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Weld joint strength reduction factor,W

Weld joint strength reduction factor,W

Weld joint strength reduction factor,W

(OP)
Hello members,

Can you kindly help me out with below query?

1. I have to calculate the WT for A358-321 CL.1 pipe at design conditions of 800degC at 49.7psig. Am I correct in understanding that value of W must be linearly interpolated from values in the row "Austenitic stainless grade 3xx and N088xx nickel alloys [Notes (7) and (8)]"in table 302.3.5, which mentions 0.55 at 788°C and 0.5@ at 816°C?

2. If I use A312-TP321 EFW, I can substantially reduce the thickness since W=1 for all temp ranges. However, If I chose A312-TP321 EFW pipes, then should I specify that the welded wrought fittings A403-WP321 are mandatorily fabricated or made from welded mother pipes that have been fabricated without using filler metal? ASTM A403 gives the option of both. I am worried about the WT wrought fittings being affected due W factor stated in point 1.

Thanks
Regards

RE: Weld joint strength reduction factor,W

Isn't the W=1 for seamless product?
I want to recall that all welded product has some weld factor.

= = = = = = = = = = = = = = = = = = = =
P.E. Metallurgy, consulting work welcomed

RE: Weld joint strength reduction factor,W

That would be Ej not W. W only comes into play at elevated temps.

RE: Weld joint strength reduction factor,W

(OP)
Ej=1 since the longitudinal seam is X-rayed.I’m referring to table 302.3.5 in ASME B 31.3. Design temp is 800degC. For material A358-321H, am I correct in understanding that value of W must be linearly interpolated from values in the row "Austenitic stainless grade 3xx and N088xx nickel alloys [Notes (7) and (8)]"in table 302.3.5, which mentions 0.55 at 788°C and 0.5@ at 816°C?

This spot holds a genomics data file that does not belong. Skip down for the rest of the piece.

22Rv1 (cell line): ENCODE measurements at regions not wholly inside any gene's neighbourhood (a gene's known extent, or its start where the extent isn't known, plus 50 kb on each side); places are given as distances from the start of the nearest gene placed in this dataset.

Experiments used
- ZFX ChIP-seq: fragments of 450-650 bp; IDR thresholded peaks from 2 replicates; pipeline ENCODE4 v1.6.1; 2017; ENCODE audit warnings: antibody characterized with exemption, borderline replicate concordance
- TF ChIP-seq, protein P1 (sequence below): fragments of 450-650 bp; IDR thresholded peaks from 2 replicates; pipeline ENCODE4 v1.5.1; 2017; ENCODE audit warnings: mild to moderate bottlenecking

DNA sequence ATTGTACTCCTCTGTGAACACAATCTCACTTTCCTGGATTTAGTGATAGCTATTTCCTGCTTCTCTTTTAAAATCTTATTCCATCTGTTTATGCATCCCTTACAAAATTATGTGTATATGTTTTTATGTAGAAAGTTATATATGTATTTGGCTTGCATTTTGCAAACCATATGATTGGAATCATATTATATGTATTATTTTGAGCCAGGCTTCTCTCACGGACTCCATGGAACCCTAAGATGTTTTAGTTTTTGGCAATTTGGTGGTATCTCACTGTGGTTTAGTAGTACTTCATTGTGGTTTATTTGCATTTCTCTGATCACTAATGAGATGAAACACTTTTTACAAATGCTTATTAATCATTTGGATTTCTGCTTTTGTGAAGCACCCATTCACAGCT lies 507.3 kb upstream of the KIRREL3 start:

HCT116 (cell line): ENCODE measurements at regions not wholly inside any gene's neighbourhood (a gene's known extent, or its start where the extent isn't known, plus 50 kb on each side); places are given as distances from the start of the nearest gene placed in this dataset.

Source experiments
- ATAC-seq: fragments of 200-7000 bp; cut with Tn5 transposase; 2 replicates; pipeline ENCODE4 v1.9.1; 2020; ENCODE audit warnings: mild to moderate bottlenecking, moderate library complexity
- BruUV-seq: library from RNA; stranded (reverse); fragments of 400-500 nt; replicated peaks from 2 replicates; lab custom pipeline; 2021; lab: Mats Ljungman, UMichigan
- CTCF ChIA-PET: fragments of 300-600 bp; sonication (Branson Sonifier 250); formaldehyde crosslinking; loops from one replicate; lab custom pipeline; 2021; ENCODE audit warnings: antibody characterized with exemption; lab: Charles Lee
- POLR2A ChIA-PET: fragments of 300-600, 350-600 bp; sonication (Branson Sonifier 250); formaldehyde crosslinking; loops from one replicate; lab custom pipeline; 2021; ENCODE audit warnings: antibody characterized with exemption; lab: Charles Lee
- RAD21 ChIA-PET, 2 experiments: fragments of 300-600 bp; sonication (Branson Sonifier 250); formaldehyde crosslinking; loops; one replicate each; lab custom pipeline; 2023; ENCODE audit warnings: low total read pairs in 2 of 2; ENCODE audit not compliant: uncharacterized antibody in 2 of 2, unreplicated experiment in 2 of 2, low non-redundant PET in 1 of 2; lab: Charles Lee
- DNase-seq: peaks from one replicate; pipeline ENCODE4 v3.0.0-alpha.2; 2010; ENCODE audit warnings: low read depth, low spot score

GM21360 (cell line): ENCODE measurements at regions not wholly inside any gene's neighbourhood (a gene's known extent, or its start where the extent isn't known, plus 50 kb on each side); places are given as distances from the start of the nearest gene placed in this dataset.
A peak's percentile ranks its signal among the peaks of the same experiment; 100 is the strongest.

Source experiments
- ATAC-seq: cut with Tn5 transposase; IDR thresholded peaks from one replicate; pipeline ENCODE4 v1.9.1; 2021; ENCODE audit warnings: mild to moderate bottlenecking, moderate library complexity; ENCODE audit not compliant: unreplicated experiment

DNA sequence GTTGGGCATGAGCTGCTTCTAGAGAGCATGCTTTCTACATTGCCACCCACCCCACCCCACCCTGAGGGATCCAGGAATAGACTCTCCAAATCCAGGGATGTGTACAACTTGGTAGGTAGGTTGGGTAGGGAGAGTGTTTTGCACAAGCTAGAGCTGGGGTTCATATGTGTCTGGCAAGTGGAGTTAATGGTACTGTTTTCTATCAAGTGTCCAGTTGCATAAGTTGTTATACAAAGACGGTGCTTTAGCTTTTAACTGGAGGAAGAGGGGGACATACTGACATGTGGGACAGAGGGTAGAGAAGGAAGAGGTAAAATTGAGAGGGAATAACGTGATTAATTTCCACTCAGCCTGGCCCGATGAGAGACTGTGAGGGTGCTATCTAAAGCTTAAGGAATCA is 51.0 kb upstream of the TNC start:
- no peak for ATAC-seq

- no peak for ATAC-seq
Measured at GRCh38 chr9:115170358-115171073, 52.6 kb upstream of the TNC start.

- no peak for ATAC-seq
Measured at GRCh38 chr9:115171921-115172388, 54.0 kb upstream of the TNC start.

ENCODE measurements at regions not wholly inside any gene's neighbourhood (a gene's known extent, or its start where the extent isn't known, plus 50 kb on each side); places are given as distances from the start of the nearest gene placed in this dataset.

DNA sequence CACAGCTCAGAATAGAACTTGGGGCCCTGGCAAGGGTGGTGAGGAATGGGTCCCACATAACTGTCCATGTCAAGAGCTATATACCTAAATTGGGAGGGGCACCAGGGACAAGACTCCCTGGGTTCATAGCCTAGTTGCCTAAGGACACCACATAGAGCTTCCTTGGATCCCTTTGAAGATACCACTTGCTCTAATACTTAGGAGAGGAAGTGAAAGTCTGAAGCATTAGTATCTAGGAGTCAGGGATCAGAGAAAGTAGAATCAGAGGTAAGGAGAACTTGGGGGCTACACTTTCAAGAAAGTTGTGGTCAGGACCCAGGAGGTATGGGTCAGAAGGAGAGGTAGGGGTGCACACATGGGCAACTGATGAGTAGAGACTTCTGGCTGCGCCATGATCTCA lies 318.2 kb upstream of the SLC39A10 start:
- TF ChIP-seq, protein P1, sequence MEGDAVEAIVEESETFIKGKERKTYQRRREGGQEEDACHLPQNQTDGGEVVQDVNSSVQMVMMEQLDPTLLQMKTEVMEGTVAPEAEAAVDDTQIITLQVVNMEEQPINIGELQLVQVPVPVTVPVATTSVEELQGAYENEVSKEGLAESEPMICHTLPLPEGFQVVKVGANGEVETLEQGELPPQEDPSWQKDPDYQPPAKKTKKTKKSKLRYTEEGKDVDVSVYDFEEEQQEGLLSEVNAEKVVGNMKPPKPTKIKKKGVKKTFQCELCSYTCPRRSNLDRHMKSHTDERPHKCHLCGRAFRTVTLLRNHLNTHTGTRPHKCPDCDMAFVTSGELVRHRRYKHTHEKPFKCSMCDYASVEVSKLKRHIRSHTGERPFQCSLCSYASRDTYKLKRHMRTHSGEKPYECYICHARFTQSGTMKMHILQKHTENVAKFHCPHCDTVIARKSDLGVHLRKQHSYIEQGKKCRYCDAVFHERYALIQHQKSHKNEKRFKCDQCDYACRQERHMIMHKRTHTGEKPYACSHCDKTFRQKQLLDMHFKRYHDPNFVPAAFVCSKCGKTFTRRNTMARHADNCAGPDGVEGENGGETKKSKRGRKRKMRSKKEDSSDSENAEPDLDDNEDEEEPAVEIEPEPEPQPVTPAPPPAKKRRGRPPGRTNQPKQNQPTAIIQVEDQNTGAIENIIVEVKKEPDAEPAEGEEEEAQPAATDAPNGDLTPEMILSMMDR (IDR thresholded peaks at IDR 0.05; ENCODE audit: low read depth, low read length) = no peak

Thanks

RE: Weld joint strength reduction factor,W

Sorry, was replying to Ed. You must satisfy Note 6 to use a value of 1.

RE: Weld joint strength reduction factor,W

(OP)
Thanks David for the reply.
my doubt still persists. Let me make it simpler. Pipe ASTM A358-321 which I intend to use is a austenitic SS welded pipe using filler material., in which case I must refer to the row stating "Austenitic stainless grade 3xx and N088xx nickel alloys [Notes (7) and (8)]"in table 302.3.5 of B31.3 which mentions W=0.55 at 788°C and W=0.5@ at 816°C. Is my understanding correct?

Thanks

RE: Weld joint strength reduction factor,W

There’s some debate, iirc, on when W needs to be applied. That is, either for long or circ seams. I think the current general consensus is that it applies to long seams, as that’s where the industry failures, that led to the W factor, came from. However at discretion of the designer, circ seams may be taken into account as well.
B31.3 currently has more guidance on it, but a paper from Charles Becht had more background on this. Not sure if it could help, but here’s a link to that paper;
https://asmedigitalcollection.asme.org/pressureves...

PS: at those temperatures you essential need 321H. The design code will require more than 0.04%C (or 0.08; not sure, but it’s in the Code). For plain or straight grade 321, this essentially means you’re tight to 321H as probably no mill will make 321 with that chemistry.

Huub
- You never get what you expect, you only get what you inspect.

RE: Weld joint strength reduction factor,W

The reason for calculating W for longitudinal joints is the "law of the hot dog". Just as a hot dog splits along its longitudinal length, the primary stresses on a longitudinal weld are 2x the primary stresses on a circumferential joint. Since the W for some alloys over 600 C are not much more than 0.5, it is likely that the W should also be considered for any weld that is not a true circumferential joint, such as for fabricated tees. If the pipe also has significant axial stresses ( due to gravity loads or other structural loads) then it would be prudent to calculate W also for circumferential welds.

"...when logic, and proportion, have fallen, sloppy dead..." Grace Slick

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